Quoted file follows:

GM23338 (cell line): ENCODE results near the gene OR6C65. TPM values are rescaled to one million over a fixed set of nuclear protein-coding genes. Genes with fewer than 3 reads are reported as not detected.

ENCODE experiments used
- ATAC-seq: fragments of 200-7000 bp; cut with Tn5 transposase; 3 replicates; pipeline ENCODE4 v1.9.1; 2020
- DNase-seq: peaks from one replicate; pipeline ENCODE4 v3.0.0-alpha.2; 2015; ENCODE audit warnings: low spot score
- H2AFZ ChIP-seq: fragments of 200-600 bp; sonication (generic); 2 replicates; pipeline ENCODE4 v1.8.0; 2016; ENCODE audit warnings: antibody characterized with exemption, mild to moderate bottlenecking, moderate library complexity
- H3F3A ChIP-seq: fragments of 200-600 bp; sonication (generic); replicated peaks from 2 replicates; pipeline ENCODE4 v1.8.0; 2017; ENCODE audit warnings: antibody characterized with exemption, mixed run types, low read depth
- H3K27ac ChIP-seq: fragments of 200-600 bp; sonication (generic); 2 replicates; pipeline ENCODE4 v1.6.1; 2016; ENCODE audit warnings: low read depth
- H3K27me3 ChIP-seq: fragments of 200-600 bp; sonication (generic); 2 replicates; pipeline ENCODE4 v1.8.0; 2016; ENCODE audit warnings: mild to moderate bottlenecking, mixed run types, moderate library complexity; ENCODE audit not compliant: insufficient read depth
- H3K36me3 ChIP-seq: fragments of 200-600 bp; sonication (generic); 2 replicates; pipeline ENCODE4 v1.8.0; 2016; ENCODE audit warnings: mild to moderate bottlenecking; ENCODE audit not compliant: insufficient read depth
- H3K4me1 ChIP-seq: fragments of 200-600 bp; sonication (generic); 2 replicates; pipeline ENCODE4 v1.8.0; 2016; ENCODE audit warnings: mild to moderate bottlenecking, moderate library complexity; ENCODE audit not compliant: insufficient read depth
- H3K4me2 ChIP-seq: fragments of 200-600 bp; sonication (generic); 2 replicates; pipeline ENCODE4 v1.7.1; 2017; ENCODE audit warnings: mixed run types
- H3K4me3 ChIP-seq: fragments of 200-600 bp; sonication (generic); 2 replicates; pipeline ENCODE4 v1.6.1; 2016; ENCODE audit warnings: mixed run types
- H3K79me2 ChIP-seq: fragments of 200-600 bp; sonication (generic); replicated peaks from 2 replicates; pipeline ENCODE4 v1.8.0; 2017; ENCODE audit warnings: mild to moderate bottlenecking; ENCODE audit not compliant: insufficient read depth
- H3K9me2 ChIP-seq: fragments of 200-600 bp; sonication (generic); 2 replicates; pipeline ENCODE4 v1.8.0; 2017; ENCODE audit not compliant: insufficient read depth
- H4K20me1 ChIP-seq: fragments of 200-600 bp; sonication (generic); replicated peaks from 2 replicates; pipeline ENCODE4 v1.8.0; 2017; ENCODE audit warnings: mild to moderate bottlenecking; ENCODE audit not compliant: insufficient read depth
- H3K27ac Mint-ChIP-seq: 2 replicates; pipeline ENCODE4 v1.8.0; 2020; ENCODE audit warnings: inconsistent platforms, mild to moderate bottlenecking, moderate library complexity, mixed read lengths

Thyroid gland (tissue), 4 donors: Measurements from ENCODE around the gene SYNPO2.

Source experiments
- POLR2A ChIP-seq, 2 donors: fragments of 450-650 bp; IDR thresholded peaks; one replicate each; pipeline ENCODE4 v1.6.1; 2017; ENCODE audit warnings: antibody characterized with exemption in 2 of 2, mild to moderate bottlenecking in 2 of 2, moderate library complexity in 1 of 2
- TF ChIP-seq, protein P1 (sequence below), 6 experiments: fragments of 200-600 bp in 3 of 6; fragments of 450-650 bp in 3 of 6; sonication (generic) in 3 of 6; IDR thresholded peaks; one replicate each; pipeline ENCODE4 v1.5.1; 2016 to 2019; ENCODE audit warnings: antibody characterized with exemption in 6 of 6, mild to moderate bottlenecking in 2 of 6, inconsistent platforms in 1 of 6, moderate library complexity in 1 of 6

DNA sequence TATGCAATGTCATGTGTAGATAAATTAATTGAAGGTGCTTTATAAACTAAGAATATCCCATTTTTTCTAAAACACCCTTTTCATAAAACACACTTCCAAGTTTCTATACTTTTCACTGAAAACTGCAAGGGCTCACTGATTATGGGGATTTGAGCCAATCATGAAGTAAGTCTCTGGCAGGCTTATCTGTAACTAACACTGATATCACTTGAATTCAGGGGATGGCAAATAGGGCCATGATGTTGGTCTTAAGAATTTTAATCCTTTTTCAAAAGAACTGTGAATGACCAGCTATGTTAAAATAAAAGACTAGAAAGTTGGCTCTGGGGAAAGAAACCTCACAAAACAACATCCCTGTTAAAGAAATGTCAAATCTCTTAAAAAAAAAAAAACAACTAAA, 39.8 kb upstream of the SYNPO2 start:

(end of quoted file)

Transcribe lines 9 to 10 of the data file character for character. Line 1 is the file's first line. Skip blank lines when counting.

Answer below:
- H3K36me3 ChIP-seq: fragments of 200-600 bp; sonication (generic); 2 replicates; pipeline ENCODE4 v1.8.0; 2016; ENCODE audit warnings: mild to moderate bottlenecking; ENCODE audit not compliant: insufficient read depth
- H3K4me1 ChIP-seq: fragments of 200-600 bp; sonication (generic); 2 replicates; pipeline ENCODE4 v1.8.0; 2016; ENCODE audit warnings: mild to moderate bottlenecking, moderate library complexity; ENCODE audit not compliant: insufficient read depth